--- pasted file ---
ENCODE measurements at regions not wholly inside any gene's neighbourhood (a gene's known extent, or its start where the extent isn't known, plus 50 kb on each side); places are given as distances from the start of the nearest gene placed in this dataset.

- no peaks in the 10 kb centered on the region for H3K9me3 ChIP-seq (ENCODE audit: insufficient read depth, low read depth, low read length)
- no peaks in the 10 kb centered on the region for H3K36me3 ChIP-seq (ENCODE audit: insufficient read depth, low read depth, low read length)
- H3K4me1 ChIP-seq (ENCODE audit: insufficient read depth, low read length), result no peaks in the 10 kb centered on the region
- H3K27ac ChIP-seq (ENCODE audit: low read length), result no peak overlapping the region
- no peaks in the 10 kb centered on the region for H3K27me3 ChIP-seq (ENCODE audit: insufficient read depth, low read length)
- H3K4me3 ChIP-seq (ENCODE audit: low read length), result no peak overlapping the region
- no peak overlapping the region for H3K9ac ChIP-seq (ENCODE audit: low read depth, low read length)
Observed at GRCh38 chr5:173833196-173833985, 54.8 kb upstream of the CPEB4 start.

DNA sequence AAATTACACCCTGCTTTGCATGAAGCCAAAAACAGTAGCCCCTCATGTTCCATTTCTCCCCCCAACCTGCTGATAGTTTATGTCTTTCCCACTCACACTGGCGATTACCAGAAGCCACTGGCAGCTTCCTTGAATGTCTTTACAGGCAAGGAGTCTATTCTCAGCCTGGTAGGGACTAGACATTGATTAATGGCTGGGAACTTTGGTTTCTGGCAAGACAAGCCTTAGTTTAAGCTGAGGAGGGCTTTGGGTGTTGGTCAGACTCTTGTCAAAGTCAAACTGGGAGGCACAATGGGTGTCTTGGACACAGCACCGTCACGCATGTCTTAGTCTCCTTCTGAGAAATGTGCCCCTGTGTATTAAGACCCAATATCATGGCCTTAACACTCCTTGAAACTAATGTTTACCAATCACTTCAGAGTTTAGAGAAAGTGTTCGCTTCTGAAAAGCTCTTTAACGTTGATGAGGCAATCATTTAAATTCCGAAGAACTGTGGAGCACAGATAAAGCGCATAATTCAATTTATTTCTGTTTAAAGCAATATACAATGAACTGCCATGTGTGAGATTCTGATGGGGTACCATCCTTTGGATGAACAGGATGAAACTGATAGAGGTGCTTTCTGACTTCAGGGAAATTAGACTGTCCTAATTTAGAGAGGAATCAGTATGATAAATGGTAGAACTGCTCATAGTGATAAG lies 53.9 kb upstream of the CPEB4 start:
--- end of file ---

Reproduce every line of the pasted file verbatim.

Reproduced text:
ENCODE measurements at regions not wholly inside any gene's neighbourhood (a gene's known extent, or its start where the extent isn't known, plus 50 kb on each side); places are given as distances from the start of the nearest gene placed in this dataset.

- no peaks in the 10 kb centered on the region for H3K9me3 ChIP-seq (ENCODE audit: insufficient read depth, low read depth, low read length)
- no peaks in the 10 kb centered on the region for H3K36me3 ChIP-seq (ENCODE audit: insufficient read depth, low read depth, low read length)
- H3K4me1 ChIP-seq (ENCODE audit: insufficient read depth, low read length), result no peaks in the 10 kb centered on the region
- H3K27ac ChIP-seq (ENCODE audit: low read length), result no peak overlapping the region
- no peaks in the 10 kb centered on the region for H3K27me3 ChIP-seq (ENCODE audit: insufficient read depth, low read length)
- H3K4me3 ChIP-seq (ENCODE audit: low read length), result no peak overlapping the region
- no peak overlapping the region for H3K9ac ChIP-seq (ENCODE audit: low read depth, low read length)
Observed at GRCh38 chr5:173833196-173833985, 54.8 kb upstream of the CPEB4 start.

DNA sequence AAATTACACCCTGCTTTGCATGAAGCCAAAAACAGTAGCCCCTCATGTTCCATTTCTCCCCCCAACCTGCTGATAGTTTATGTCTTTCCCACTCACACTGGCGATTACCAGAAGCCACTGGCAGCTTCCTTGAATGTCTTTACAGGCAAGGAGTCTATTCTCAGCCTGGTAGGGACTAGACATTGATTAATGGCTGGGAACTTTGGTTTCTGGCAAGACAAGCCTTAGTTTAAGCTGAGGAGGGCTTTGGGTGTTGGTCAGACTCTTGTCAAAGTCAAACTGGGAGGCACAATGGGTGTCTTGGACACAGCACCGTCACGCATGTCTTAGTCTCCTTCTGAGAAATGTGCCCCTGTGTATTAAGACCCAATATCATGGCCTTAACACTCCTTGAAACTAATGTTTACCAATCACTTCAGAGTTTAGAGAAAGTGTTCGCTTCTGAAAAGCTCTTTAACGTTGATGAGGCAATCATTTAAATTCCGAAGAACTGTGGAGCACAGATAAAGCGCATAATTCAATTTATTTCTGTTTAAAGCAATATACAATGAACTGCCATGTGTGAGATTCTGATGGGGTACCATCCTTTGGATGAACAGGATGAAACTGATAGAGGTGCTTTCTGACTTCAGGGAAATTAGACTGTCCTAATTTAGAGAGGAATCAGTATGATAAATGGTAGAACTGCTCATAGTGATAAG lies 53.9 kb upstream of the CPEB4 start: